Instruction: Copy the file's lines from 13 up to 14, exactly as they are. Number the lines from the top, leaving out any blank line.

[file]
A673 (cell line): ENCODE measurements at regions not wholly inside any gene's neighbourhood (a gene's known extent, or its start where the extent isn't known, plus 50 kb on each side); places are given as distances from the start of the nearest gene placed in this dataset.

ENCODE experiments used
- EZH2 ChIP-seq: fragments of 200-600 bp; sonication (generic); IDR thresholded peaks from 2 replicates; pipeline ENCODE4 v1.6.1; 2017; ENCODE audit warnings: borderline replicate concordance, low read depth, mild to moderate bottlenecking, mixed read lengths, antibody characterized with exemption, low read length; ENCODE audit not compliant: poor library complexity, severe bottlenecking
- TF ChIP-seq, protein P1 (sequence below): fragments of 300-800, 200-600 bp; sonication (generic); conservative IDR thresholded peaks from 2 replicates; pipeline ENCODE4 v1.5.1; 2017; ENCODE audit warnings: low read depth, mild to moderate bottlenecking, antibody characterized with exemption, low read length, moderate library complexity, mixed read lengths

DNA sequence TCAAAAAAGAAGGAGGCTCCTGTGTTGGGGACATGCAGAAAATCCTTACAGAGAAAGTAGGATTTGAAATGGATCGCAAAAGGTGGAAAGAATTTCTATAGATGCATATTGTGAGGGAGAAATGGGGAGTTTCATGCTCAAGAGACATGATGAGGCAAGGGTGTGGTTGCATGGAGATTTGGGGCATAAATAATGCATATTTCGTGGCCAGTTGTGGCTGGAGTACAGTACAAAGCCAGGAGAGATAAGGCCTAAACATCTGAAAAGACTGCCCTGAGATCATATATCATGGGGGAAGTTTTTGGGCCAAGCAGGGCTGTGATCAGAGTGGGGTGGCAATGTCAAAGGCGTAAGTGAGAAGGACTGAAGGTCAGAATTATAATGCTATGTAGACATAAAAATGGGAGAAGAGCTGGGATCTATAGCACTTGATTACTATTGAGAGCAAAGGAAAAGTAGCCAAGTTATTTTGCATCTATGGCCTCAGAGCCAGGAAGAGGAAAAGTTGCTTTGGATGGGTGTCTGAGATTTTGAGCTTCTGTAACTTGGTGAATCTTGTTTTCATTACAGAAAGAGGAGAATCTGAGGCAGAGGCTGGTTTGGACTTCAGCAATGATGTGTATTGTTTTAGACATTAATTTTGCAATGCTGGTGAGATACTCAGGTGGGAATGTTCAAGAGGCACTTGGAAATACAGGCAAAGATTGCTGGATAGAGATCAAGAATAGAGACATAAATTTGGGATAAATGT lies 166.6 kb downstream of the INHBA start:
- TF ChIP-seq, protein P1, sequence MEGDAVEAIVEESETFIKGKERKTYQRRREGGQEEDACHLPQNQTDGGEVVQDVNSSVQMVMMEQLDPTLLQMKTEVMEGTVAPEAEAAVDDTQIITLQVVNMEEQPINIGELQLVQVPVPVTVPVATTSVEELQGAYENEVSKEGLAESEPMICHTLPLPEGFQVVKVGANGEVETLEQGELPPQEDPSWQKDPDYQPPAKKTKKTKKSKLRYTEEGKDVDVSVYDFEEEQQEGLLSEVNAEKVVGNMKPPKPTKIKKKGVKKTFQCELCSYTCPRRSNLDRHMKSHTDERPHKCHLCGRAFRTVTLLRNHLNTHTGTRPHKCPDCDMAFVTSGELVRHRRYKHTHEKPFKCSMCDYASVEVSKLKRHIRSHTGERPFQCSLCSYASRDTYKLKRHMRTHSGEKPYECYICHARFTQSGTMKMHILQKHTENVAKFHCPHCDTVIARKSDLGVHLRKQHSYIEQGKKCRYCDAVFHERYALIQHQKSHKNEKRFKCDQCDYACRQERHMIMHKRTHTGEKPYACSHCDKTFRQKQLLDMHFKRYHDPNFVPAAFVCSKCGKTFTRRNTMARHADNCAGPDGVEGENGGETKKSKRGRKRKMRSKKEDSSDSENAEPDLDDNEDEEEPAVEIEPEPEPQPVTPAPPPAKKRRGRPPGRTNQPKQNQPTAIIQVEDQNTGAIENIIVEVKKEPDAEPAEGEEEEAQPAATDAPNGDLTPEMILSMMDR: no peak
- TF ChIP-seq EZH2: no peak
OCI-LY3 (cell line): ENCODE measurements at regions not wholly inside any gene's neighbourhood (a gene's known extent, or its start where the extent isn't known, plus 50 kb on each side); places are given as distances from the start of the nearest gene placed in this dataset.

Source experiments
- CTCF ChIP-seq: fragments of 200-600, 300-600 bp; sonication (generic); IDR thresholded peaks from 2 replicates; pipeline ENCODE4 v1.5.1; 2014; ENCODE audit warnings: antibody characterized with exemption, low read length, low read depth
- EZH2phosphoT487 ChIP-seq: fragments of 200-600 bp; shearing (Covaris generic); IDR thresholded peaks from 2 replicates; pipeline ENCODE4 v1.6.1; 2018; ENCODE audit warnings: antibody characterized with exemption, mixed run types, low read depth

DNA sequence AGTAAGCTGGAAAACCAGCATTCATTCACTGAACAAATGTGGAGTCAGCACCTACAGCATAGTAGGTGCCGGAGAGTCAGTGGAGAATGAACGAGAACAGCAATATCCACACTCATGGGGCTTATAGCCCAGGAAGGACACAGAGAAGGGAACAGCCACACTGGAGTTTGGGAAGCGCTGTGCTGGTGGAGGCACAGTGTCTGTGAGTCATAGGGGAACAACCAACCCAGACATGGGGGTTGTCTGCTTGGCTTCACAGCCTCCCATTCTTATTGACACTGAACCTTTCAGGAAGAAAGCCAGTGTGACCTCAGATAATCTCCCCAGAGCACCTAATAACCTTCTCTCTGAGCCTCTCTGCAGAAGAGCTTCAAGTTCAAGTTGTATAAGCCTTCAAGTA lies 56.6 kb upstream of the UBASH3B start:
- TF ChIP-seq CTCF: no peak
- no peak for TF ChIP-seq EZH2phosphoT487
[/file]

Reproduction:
- TF ChIP-seq CTCF: no peak
- no peak for TF ChIP-seq EZH2phosphoT487